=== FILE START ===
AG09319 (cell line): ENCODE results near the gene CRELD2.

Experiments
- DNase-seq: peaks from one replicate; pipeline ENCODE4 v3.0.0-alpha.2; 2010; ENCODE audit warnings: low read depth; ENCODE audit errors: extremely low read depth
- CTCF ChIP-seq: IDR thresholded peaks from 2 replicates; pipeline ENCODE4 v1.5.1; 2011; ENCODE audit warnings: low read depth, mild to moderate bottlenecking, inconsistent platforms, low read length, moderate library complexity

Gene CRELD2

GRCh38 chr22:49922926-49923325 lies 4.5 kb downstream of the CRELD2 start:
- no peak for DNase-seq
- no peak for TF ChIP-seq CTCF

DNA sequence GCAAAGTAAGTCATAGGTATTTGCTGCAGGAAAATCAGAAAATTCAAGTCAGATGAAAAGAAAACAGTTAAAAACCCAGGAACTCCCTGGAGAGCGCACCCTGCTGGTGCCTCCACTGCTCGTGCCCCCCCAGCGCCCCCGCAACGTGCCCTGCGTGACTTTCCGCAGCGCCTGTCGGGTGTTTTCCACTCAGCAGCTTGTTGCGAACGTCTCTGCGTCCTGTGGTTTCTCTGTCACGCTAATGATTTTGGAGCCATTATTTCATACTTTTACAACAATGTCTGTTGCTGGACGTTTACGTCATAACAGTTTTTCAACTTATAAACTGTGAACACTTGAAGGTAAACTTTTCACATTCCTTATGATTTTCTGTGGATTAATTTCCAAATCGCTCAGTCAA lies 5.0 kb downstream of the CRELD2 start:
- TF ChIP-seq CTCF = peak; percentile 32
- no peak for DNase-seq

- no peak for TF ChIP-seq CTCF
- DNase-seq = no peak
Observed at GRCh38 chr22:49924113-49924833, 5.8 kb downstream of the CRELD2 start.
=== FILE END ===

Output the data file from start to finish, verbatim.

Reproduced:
AG09319 (cell line): ENCODE results near the gene CRELD2.

Experiments
- DNase-seq: peaks from one replicate; pipeline ENCODE4 v3.0.0-alpha.2; 2010; ENCODE audit warnings: low read depth; ENCODE audit errors: extremely low read depth
- CTCF ChIP-seq: IDR thresholded peaks from 2 replicates; pipeline ENCODE4 v1.5.1; 2011; ENCODE audit warnings: low read depth, mild to moderate bottlenecking, inconsistent platforms, low read length, moderate library complexity

Gene CRELD2

GRCh38 chr22:49922926-49923325 lies 4.5 kb downstream of the CRELD2 start:
- no peak for DNase-seq
- no peak for TF ChIP-seq CTCF

DNA sequence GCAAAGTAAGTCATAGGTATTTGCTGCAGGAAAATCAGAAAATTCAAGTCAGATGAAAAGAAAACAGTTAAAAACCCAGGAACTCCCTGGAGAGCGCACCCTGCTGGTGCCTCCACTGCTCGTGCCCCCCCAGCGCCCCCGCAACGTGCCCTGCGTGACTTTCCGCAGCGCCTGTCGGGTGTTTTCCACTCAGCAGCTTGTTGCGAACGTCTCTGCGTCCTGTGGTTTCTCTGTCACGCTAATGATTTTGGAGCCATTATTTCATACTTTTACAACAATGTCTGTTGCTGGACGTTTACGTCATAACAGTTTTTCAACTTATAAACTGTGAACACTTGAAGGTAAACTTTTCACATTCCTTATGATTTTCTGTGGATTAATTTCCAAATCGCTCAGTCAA lies 5.0 kb downstream of the CRELD2 start:
- TF ChIP-seq CTCF = peak; percentile 32
- no peak for DNase-seq

- no peak for TF ChIP-seq CTCF
- DNase-seq = no peak
Observed at GRCh38 chr22:49924113-49924833, 5.8 kb downstream of the CRELD2 start.